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Giant Buddha statues 'blown up, 11 March, 2001
The statues had stood guard over the Bamiyan valley for centuries
Afghanistan's ruling Taleban have blown up two giant Buddha statues in defiance of international efforts to save them, according to independent reports.
True faith elicits respect and you have to respect what is sacred to others
United Nations Secretary-General Kofi Annan, in Pakistan on a tour of the region, described the Taleban's acts as a disservice to themselves and to Islam.
Reports say the demolition of the ancient monuments near Bamiyan - one thought to be the tallest of its kind in the world - was supervised by the Taleban's defence minister over the last few days.
The Taleban's foreign minister, Wakil Ahmed Muttawakil, told Mr Annan in Pakistan that demolition was still continuing, though not much of the ancient treasures was left.
"Basically he confirmed that all movable statues have been destroyed and the destruction of the two [giant] statues had begun, but he could not tell me the status of the demolition," Mr Annan said.
But an aid worker quoted by the AP news agency said witnesses told him the destruction was now complete.
The larger, 53-metre (175-feet) statue was blown up on Thursday, and the smaller 38-metre (120-feet) destroyed the following day.
The statues are among Asia's great archaeological treasures
The aid worker said the work was "professionally done".
The extent of the damage is hard to confirm, as the militia have blocked journalists from visiting the province.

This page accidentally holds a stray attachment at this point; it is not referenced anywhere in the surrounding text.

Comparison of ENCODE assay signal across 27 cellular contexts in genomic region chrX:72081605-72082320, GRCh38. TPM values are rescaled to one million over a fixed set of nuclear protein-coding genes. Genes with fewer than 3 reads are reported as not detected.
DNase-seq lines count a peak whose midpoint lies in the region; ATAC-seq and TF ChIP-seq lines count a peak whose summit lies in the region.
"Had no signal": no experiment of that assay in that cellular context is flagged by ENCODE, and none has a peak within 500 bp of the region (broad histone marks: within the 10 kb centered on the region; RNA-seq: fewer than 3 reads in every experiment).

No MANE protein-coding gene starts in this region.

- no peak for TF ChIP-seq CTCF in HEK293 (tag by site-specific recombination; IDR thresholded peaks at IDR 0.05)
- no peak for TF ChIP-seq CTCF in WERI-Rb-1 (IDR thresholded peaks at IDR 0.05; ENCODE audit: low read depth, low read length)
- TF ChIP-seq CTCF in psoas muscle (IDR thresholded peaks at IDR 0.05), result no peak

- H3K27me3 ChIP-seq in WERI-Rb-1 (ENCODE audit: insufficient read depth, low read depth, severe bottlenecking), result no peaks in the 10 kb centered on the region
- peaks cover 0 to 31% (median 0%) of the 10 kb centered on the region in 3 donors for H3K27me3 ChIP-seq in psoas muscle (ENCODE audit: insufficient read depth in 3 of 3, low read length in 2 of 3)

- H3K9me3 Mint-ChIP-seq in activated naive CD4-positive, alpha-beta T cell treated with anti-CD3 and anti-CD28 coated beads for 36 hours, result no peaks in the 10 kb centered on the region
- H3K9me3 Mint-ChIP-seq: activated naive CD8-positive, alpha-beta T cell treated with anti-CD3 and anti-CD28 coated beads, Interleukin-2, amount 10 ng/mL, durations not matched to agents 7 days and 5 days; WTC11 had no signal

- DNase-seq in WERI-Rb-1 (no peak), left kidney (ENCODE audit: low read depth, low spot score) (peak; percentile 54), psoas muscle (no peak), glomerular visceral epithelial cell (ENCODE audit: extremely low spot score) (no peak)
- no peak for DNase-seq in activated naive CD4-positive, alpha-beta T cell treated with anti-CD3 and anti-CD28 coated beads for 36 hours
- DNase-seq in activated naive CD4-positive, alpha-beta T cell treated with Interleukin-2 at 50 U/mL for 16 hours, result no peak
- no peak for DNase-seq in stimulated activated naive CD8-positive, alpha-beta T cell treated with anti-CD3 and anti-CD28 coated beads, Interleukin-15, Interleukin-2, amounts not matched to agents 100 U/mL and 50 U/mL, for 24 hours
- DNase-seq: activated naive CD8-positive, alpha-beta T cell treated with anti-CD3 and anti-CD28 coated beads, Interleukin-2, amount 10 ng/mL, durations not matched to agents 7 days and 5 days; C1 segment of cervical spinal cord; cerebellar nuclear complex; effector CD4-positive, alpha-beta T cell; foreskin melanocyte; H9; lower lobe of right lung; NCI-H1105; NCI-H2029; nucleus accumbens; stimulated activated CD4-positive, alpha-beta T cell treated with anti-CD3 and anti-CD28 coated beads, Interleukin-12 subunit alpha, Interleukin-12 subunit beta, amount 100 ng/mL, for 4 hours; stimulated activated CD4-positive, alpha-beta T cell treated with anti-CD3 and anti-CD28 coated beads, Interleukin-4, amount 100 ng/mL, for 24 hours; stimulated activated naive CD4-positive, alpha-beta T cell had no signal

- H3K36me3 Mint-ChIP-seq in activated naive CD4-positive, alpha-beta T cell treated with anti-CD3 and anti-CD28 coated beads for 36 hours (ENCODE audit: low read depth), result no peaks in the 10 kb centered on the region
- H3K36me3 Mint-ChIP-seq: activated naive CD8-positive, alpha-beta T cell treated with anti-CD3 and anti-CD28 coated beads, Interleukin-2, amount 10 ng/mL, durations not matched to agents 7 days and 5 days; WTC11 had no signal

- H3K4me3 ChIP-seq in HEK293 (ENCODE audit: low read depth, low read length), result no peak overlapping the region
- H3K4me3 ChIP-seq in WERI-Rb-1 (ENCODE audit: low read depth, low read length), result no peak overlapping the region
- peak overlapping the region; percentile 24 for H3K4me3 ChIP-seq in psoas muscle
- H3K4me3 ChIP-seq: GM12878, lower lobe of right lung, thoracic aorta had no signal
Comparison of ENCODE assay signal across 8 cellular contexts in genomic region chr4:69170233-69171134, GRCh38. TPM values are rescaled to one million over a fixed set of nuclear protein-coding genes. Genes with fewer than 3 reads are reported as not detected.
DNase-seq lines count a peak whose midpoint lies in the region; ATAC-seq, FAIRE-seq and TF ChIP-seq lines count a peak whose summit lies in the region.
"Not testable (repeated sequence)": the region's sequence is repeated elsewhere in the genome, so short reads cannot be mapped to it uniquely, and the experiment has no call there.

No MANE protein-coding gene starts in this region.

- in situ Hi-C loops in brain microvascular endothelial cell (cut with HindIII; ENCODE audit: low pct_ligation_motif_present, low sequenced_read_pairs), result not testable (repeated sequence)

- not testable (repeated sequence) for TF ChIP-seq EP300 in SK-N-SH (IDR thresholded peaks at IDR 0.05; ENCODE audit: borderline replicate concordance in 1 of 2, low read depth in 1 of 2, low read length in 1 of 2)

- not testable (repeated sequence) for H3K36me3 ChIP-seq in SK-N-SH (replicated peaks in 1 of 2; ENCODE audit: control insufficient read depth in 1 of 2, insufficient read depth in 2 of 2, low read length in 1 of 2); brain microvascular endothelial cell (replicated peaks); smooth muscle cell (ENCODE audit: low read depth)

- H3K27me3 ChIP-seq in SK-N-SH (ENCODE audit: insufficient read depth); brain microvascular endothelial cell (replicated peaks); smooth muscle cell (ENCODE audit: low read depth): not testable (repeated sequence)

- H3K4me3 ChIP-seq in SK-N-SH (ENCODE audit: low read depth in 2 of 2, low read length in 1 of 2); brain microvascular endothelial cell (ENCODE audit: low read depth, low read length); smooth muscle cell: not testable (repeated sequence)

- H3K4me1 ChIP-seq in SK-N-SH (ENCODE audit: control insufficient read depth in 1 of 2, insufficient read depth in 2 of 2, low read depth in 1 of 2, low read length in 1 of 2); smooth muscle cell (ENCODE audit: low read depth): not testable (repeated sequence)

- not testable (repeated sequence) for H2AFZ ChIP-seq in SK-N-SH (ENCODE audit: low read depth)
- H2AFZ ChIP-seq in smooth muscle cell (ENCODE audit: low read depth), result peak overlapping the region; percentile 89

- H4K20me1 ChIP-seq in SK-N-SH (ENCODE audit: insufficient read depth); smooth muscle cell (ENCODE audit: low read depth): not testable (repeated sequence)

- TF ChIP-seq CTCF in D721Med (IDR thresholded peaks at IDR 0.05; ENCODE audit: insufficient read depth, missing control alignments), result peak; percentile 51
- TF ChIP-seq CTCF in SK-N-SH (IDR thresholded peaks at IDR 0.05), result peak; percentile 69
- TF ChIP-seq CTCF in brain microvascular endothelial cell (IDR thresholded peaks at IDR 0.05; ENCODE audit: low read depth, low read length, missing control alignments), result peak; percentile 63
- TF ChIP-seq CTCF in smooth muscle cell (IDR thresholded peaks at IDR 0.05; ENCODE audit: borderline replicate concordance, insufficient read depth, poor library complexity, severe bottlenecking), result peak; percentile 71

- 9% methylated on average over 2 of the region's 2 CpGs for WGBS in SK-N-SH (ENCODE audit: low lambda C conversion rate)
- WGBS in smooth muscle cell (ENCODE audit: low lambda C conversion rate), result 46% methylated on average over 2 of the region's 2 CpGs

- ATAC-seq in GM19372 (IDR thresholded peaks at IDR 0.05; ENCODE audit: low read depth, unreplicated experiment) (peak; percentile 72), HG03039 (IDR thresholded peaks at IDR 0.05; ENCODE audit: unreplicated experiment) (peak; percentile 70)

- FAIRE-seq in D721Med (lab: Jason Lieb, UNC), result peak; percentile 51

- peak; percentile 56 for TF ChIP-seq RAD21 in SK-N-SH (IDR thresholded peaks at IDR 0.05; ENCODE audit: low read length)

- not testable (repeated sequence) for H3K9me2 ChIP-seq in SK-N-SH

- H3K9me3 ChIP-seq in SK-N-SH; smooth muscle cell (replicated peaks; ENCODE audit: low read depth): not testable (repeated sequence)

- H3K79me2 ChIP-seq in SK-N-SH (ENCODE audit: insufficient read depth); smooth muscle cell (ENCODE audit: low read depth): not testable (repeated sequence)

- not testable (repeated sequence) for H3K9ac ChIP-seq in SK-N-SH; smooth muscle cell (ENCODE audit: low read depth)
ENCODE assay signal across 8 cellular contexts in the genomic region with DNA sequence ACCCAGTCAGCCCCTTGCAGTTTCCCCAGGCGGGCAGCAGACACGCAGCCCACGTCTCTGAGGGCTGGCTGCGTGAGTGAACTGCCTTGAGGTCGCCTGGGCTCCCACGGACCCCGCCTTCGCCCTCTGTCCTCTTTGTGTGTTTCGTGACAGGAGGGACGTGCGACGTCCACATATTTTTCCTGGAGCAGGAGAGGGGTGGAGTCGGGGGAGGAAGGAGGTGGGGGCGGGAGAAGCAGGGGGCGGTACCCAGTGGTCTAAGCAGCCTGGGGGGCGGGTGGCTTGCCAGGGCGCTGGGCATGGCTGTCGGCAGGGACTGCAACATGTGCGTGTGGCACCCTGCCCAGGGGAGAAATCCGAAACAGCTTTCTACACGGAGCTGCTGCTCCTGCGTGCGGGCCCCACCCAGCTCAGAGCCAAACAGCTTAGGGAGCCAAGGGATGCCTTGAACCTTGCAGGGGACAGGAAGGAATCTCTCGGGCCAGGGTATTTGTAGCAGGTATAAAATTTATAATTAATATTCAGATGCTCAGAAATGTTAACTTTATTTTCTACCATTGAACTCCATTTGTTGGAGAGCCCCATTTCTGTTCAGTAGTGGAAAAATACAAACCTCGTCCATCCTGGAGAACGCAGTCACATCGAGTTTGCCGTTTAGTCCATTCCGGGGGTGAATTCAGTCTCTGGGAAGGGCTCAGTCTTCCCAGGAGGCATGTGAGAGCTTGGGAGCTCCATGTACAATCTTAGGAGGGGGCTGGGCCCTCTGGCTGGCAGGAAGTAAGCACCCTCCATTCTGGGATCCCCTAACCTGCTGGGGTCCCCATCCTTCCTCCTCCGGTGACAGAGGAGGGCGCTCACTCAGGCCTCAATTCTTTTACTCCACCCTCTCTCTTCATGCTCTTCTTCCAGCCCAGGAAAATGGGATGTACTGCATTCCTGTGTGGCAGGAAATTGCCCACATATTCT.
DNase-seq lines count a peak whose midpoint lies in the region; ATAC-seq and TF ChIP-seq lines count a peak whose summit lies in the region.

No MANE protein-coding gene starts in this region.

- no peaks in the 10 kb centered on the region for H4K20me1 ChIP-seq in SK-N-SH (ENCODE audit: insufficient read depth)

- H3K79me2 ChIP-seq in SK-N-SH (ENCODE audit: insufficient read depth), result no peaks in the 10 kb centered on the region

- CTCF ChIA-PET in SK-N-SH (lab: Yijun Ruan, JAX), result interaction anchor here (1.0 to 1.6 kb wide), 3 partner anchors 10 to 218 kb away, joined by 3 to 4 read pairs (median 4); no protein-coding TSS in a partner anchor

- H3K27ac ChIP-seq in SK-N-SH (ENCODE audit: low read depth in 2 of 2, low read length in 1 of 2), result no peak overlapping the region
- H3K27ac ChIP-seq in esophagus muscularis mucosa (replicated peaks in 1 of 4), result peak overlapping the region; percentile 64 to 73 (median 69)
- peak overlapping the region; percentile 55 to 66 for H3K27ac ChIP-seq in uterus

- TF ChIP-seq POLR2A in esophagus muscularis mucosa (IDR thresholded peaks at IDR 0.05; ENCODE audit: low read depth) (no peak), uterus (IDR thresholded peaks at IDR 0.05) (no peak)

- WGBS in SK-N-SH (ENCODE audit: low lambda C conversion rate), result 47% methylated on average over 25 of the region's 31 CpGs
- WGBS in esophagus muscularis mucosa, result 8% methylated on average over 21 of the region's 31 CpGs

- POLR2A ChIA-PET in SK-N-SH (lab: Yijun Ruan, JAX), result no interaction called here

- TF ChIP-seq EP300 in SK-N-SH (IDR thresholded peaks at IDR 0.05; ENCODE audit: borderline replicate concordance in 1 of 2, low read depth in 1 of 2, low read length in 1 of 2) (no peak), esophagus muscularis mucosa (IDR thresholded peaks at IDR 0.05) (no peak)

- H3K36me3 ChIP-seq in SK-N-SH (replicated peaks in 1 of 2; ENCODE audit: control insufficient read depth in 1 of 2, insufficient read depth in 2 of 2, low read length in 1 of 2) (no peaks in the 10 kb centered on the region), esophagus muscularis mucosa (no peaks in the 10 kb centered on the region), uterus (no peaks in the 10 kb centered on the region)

The monuments, once a big tourist draw, dated back to between the second and fifth centuries AD, before the coming of Islam, when Afghanistan was a centre of Buddhist learning and pilgrimage.
'Disservice to Islam'
While the condition of the statues has remained unclear over the last few days, the international community has sought to persuade the Taleban to halt their plans.
Throughout Islam's history in Afghanistan the statues were preserved and no Muslim doctrine has suggested their destruction
Egyptian religious leader
As well as appeals from Pakistan, Sri Lanka and Japan, a delegation from the world's largest Muslim body, the Organisation of the Islamic Conference (OIC) had travelled to Afghanistan to try to change their minds.
While the Taleban say they acted because the statues were "un-Islamic", Kofi Annan said: "If they do carry through this lamentable decision I think they will be doing themselves a great deal of disservice.
"And they will be doing a great deal of disservice to Islam, in whose name they claim to be doing this - but I don't think anyone will accept that," he said.
He said the demolition would not help fund-raising appeals for aid for the Afghan people - although no government had categorically refused to give aid if the moves went ahead.
Discussion ruled out
The Taleban foreign minister said on Sunday the move had the support of the ordinary Afghan people.
Anti-Taleban protests have been held around the world
Speaking at the Taleban's Islamabad embassy on Sunday, he said the decision was "totally an internal religious matter".
"We do admit all these statues were the cultural heritage of Afghanistan," Mr Muttawakil said.
"But we will not leave the part which is contrary to our belief."
He dismissed opposition from other Islamic countries saying they were motivated only "for the sake of reconciliation".